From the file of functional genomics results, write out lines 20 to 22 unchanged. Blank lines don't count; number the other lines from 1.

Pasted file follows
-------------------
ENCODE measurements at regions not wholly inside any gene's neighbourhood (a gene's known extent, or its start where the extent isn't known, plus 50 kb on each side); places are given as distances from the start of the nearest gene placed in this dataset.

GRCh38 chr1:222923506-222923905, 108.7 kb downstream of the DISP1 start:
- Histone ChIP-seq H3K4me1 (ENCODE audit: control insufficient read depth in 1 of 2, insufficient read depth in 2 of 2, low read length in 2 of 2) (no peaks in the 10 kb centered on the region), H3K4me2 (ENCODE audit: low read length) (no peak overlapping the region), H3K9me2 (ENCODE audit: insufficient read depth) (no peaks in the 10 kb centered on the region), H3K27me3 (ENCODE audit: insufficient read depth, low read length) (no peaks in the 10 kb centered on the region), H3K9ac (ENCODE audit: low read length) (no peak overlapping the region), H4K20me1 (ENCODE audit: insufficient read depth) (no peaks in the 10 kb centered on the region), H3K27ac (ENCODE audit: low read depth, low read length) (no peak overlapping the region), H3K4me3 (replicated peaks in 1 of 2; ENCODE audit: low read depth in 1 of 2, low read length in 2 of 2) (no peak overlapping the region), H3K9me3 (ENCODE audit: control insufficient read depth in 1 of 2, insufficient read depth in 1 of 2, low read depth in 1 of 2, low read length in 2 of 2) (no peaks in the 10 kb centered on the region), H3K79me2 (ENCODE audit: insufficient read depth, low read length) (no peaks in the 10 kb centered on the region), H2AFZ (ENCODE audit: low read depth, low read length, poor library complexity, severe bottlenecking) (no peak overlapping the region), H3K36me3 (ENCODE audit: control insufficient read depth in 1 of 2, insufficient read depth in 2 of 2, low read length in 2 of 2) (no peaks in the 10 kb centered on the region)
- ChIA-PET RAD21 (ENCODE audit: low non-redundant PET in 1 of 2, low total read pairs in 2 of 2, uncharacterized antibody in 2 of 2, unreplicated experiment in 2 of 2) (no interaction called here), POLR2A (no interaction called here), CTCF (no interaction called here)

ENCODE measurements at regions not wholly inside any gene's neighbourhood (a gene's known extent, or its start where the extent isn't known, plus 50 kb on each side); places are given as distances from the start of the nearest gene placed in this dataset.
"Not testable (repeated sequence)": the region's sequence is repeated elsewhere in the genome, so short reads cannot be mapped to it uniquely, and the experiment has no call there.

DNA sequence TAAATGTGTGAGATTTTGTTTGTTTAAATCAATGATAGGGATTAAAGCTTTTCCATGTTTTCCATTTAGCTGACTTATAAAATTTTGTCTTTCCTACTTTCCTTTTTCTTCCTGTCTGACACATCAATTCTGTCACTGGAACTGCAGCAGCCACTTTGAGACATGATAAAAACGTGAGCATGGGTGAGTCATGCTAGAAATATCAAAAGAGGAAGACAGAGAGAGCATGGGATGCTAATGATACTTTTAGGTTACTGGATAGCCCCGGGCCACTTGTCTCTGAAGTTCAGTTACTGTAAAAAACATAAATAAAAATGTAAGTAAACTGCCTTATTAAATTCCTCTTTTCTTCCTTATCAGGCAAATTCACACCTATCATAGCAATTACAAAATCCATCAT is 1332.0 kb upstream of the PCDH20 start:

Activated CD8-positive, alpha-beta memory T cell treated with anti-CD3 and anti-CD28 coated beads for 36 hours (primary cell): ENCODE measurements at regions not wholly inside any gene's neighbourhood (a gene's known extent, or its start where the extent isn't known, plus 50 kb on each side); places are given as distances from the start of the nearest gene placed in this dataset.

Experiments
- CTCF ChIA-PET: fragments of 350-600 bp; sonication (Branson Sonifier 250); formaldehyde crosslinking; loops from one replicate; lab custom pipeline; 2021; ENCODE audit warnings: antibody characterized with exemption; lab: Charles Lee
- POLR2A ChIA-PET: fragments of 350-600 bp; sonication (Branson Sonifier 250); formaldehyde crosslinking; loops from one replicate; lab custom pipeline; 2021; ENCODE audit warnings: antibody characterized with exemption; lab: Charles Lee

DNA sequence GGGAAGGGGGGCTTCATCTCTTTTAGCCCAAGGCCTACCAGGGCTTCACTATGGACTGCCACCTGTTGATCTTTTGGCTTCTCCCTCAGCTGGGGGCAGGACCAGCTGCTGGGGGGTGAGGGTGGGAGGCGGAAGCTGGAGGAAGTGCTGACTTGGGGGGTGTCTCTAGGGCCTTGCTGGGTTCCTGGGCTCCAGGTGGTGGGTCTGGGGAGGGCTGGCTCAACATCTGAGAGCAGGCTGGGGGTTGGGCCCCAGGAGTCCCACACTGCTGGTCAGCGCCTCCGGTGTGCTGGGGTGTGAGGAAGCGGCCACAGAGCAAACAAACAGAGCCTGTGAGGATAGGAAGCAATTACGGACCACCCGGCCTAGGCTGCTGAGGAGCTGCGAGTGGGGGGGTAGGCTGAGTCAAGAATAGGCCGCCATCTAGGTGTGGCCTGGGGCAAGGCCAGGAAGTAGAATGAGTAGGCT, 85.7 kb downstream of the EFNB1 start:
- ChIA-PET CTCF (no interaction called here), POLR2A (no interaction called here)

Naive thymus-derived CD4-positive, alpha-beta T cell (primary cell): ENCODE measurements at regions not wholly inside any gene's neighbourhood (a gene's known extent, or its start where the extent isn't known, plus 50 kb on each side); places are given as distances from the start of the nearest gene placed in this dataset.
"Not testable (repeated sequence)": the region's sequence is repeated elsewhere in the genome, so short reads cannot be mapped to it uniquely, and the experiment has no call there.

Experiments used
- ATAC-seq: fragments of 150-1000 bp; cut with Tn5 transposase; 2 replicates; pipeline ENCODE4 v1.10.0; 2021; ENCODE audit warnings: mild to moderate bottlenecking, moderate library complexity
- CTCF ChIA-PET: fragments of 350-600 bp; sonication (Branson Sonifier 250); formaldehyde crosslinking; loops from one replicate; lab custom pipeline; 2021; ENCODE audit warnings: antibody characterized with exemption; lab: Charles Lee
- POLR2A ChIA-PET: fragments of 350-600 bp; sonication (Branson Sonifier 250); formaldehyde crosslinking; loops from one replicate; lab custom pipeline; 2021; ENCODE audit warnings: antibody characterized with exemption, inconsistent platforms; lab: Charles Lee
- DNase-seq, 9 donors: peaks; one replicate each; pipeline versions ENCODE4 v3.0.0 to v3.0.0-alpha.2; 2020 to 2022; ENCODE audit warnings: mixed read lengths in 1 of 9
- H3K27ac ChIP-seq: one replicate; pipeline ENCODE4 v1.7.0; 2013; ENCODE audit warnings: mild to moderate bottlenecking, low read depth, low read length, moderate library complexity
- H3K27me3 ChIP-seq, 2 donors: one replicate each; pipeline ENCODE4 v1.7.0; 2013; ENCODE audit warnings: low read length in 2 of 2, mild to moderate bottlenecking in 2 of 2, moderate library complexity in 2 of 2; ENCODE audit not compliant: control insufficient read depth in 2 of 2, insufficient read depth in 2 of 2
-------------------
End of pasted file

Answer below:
- DNase-seq, 9 donors: peaks; one replicate each; pipeline versions ENCODE4 v3.0.0 to v3.0.0-alpha.2; 2020 to 2022; ENCODE audit warnings: mixed read lengths in 1 of 9
- H3K27ac ChIP-seq: one replicate; pipeline ENCODE4 v1.7.0; 2013; ENCODE audit warnings: mild to moderate bottlenecking, low read depth, low read length, moderate library complexity
- H3K27me3 ChIP-seq, 2 donors: one replicate each; pipeline ENCODE4 v1.7.0; 2013; ENCODE audit warnings: low read length in 2 of 2, mild to moderate bottlenecking in 2 of 2, moderate library complexity in 2 of 2; ENCODE audit not compliant: control insufficient read depth in 2 of 2, insufficient read depth in 2 of 2